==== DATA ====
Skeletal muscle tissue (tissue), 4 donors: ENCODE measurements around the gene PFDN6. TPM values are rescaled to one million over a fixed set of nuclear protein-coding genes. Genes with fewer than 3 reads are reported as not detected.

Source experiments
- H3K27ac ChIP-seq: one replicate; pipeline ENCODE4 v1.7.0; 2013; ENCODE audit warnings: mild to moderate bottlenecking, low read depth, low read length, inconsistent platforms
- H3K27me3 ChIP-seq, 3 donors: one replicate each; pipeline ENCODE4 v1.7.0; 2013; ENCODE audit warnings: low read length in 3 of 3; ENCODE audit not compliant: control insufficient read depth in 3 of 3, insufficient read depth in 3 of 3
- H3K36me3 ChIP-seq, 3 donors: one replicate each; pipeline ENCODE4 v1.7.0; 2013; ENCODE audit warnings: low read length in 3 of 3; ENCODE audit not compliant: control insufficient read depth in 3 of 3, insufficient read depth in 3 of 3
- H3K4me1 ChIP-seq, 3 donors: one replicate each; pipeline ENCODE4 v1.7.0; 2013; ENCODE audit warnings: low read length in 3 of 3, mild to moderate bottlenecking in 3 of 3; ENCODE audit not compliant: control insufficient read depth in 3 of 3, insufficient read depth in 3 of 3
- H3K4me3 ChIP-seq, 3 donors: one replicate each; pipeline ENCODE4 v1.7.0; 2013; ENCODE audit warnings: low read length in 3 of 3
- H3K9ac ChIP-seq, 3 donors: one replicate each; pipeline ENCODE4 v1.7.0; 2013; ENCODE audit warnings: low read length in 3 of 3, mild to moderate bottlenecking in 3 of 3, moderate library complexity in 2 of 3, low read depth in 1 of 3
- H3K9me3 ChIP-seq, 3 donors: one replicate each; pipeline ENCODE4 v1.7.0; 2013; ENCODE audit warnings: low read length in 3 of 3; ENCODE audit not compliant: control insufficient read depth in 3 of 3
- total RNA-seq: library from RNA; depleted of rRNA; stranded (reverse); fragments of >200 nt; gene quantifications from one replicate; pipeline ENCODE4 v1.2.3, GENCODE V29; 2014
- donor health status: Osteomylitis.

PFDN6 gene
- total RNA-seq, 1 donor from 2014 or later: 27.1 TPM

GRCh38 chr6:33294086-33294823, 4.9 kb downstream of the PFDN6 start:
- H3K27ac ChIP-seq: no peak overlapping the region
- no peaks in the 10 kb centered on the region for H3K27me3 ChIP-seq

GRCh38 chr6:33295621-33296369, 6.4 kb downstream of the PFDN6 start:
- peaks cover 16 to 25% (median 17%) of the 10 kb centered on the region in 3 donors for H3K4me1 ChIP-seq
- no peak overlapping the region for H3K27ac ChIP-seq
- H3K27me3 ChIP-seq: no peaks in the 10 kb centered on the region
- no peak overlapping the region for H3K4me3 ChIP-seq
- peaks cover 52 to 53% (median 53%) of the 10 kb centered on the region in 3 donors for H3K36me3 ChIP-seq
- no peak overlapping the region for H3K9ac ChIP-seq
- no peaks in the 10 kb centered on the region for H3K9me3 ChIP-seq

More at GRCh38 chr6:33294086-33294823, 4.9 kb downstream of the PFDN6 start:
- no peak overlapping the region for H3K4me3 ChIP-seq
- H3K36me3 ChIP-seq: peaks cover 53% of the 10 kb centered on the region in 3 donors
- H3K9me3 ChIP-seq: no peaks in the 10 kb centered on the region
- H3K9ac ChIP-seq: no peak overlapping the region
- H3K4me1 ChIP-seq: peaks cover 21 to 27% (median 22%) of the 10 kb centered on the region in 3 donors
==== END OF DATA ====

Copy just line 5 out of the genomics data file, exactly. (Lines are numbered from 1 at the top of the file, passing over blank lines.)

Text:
- H3K36me3 ChIP-seq, 3 donors: one replicate each; pipeline ENCODE4 v1.7.0; 2013; ENCODE audit warnings: low read length in 3 of 3; ENCODE audit not compliant: control insufficient read depth in 3 of 3, insufficient read depth in 3 of 3